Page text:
Why the Playoffs Are Still a Possibility for the Miami Dolphins in 2011
After just two weeks of regular season play, the Miami Dolphins' fanbase has officially hit the panic button.
Two consecutive defensive debacles have cast a sentiment of doom and futility over the franchise, whose offense and special teams also sputtered in Sunday's loss to the Houston Texans.
Despite all of this gloom, there is some good news: The Dolphins still have 14 games left to play. So, theoretically, Miami could still go 14-2, win the AFC East and host a parade on Dan Marino Boulevard.
But let's be honest, that's not going to happen.
However, that doesn't mean the playoffs are out of reach. As Adam Schefter tweeted this morning, "Of the 177 teams that have started 0-2 since 1990, 22 have made the playoffs (12.4 percent)."
It's a very, very, very, very, very long shot, but Miami's playoff dreams aren't dead yet. Here are six reasons why.
The Patriots and Texans Are Both Playoff Teams; Schedule Gets Easier
Sure, the Dolphins have looked pretty atrocious through the first two weeks of the NFL season, but there are two positive caveats here:
1. They've only played two games.
2. They played two likely division champions.
Both the Patriots and Texans boast lethal offenses and vastly improved defenses, and both are Super Bowl contenders. Fortunately, the Dolphins face teams like the Browns, Giants, Chiefs and Redskins in the coming weeks, so they will have a chance to right the ship before it's too late.
Daniel Thomas' Return Provides the 'Fins with a Stable Rushing Attack
If Daniel Thomas was healthy during Miami's Week 1 loss to the Patriots, the Dolphins could have plausibly won that game. Reggie Bush's futility running between the tackles forced the 'Fins to abandon their bread and butter and throw the ball a whopping 49 times.
Thomas shredded the Texans' defense for 107 yards on 18 carries, and there's no telling how much damage he could have inflicted on the Pats.
Regardless, Thomas' presence substantially bolsters Miami's chances of winning—assuming he maintains his success. The Dolphins can now let Thomas pound the rock and properly utilize Bush as a more situational and dynamic player.
Offensive Line Should Only Get Better
Tony Sparano's preseason offensive line shuffle (signing Marc Colombo, moving Vernon Carey to guard) spawned widespread concern. After all, he made similar moves last year and they proved catastrophic.
Through Miami's first two games, the line has looked marginal, but there's reason to believe it will improve.
First of all, Mike Pouncey should get better every game. The rookie center has been surprisingly effective, and he held his own (for the most part) against New England's star-studded defensive line in Week 1.
Secondly, Colombo and Carey are probably still adjusting to their new roles, but cohesion will form with time. Colombo has been a liability at times, but if he can stay healthy, he should be serviceable for the duration of the season.
Finally, Jake Long has been nursing a shoulder injury for almost an entire year now, yet he still hasn't fully recovered. The optimist will say that Long will get healthier as the season progresses, and Miami's cornerstone tackle will regain Pro Bowl form. However, the pessimist will say that Long, who has yielded an uncharacteristic 1.5 sacks in Miami's first two games, can't get healthier so long as he is playing.
If the optimistic outlook prevails, the Dolphins' line should be in good shape.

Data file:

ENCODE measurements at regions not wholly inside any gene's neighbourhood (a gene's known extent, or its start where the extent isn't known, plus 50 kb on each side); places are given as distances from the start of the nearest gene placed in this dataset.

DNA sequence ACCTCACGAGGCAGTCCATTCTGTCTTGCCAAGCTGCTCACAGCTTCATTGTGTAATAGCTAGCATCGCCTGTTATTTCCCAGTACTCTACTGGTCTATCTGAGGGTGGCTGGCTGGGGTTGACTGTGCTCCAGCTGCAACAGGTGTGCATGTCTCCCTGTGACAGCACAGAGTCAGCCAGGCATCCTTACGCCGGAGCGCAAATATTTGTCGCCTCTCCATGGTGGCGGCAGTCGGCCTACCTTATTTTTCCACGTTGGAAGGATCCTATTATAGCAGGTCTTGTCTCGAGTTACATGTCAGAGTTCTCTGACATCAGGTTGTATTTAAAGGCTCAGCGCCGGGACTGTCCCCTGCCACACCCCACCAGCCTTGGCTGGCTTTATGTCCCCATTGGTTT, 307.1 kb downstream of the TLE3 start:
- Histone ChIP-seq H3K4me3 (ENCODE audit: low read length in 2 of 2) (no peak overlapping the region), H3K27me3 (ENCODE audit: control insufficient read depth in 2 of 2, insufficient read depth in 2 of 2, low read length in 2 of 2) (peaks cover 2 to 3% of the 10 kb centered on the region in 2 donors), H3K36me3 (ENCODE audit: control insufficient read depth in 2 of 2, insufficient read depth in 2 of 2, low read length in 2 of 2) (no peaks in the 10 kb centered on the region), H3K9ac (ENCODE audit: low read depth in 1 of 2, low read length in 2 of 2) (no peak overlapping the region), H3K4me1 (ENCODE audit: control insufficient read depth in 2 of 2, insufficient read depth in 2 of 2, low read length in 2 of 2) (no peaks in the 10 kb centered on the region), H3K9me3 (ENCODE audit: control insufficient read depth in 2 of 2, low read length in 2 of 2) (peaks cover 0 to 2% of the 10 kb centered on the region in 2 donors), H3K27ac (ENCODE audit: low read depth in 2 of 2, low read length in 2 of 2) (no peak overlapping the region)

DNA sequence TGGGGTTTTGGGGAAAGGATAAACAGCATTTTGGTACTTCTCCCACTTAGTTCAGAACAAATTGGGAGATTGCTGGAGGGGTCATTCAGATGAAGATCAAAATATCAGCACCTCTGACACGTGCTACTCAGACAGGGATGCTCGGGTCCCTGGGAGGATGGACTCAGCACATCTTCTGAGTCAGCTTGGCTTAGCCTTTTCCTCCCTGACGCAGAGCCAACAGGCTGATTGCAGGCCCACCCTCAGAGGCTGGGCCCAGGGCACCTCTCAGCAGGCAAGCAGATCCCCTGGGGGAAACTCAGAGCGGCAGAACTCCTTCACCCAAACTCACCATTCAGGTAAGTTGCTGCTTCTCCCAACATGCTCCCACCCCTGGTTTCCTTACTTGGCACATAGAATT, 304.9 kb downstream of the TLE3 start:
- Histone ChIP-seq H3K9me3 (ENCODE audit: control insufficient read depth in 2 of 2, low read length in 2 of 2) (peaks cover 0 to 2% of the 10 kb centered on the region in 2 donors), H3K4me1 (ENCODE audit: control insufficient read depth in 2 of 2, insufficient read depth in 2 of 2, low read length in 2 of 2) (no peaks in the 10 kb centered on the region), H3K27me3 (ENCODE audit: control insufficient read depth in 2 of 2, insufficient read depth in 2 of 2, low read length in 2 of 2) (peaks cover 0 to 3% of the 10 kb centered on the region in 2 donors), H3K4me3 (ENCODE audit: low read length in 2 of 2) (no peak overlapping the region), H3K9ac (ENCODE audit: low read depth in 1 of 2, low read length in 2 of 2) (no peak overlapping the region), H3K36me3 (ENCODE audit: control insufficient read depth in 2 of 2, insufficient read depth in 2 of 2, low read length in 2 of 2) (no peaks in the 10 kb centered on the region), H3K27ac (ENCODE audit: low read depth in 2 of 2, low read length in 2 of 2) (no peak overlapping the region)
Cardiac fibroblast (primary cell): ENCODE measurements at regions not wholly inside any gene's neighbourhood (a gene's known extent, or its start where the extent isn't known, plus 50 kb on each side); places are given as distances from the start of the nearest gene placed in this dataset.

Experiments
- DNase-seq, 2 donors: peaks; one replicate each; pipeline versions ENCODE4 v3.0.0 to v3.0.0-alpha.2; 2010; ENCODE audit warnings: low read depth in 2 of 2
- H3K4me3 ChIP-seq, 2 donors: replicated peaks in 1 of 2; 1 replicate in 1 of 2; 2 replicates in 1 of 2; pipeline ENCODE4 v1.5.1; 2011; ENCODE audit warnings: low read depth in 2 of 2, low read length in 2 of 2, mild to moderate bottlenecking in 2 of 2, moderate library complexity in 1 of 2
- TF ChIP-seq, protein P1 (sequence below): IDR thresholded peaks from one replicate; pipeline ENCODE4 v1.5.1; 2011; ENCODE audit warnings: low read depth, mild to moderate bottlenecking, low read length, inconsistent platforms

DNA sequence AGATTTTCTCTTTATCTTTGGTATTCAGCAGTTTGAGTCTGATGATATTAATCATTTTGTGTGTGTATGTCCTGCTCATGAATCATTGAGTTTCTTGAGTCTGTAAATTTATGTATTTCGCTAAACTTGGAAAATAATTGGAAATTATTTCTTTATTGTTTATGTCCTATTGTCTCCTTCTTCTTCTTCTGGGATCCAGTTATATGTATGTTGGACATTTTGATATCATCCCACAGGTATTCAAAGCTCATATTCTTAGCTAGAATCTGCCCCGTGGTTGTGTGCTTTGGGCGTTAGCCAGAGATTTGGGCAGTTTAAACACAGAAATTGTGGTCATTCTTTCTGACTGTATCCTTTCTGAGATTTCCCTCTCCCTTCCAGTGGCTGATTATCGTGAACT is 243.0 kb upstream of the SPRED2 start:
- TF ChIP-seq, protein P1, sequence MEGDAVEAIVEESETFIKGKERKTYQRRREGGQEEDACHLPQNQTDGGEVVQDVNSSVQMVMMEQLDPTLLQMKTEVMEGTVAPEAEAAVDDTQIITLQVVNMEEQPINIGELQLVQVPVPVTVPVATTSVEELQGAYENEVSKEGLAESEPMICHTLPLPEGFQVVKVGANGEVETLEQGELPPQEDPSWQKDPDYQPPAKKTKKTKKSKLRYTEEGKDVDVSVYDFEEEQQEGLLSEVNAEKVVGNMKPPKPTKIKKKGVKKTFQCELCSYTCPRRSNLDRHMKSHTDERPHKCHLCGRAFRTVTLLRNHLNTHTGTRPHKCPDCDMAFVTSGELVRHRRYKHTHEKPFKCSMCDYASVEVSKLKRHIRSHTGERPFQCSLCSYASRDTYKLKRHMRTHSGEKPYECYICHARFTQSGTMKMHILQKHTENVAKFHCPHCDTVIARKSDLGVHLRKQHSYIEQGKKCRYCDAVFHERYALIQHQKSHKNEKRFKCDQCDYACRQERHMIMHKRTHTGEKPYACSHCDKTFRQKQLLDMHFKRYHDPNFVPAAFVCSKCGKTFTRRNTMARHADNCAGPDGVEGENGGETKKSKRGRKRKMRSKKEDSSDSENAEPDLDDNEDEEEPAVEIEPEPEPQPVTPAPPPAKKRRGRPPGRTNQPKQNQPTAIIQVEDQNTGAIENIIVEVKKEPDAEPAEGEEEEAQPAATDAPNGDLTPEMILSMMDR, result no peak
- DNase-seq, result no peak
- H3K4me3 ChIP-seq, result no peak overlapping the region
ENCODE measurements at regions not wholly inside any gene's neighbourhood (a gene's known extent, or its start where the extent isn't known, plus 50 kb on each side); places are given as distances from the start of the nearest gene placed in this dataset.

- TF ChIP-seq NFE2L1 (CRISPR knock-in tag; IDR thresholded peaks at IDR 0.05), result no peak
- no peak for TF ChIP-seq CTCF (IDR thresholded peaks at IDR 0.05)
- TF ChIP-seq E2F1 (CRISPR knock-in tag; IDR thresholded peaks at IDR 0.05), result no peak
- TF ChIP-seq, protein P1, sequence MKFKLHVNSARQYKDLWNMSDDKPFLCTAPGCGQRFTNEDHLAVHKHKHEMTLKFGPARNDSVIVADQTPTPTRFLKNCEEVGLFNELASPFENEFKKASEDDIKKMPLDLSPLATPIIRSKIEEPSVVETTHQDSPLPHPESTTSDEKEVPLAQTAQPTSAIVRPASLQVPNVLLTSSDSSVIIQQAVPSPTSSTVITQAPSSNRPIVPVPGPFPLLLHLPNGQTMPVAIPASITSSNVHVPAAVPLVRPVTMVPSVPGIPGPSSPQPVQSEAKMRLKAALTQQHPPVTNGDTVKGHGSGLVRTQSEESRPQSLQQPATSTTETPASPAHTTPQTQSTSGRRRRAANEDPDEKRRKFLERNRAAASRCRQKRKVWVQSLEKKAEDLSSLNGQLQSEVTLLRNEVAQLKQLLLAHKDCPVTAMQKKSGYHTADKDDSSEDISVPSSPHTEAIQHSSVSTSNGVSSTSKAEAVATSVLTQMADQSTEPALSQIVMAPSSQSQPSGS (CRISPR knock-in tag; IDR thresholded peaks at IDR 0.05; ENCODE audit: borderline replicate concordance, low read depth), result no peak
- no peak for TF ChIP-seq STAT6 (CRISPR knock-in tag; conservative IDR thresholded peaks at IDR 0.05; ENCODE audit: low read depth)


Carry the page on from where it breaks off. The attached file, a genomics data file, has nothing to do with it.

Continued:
Many of the Team's Major Problems Are Easily Reparable
The Dolphins' most pressing concerns after Week 2 include: special teams, red-zone offense, pass defense and passing attack.
Theoretically, Miami's special teams and red-zone woes could be corrected; however, they have been major issues since 2009, so maybe Tony Sparano just doesn't know how to coach those two areas. But it might be time for the 'Fins to bring in kicking competition for a struggling Dan Carpenter, try anything to fix the coverage units' struggles and let Brian Daboll mastermind a new red-zone strategy.
Unfortunately, the two bigger problems on the table—passing defense and offense—won't be so easy to cure. Unless the Dolphins can acquire some veteran cornerbacks, opposing offenses will continue to expose their lack of depth. And, well, Chad Henne is Chad Henne. Unless the rest of this team elevates their game, he won't be able to lead a playoff surge.
They Can't Keep Losing at Home...Right?
For a team of Miami's caliber, their home woes are astronomically improbable. The Dolphins have lost 11 of their last 12 home games dating back to 2009, and their struggles are starting to seriously affect attendance.
We can't rip the Dolphins for losing to the Patriots and Texans this season, but we can rip them for losing to the Bills, Browns and Lions at home towards the end of last season. There's simply no excuse.
On the bright side, it can't get much worse. Not only are the Dolphins mathematically bound to reverse their home struggles, but their next four home games feature matchups versus the Broncos, Redskins, Bills and Raiders.
Chris Clemons Should Return Soon
A hamstring injury has kept Miami's starting free safety Chris Clemons sidelined for the first two weeks of the season. His replacement, second-year safety Reshad Jones, has been a train wreck.
His aggressive style of play has cost the Dolphins multiple big plays already, and he had a particularly awful night against the Patriots. Although Clemons is no Pro Bowler, he will likely provide a solid upgrade from Jones.
It's also possible, as Dave Hyde of the Sun Sentinel suggested this morning, that the Dolphins should look into veteran Darren Sharper if Clemons' injury will keep him out for an extended period of time. Either way, stability at free safety should arrive soon, and Miami's cornerbacks will reap the benefits.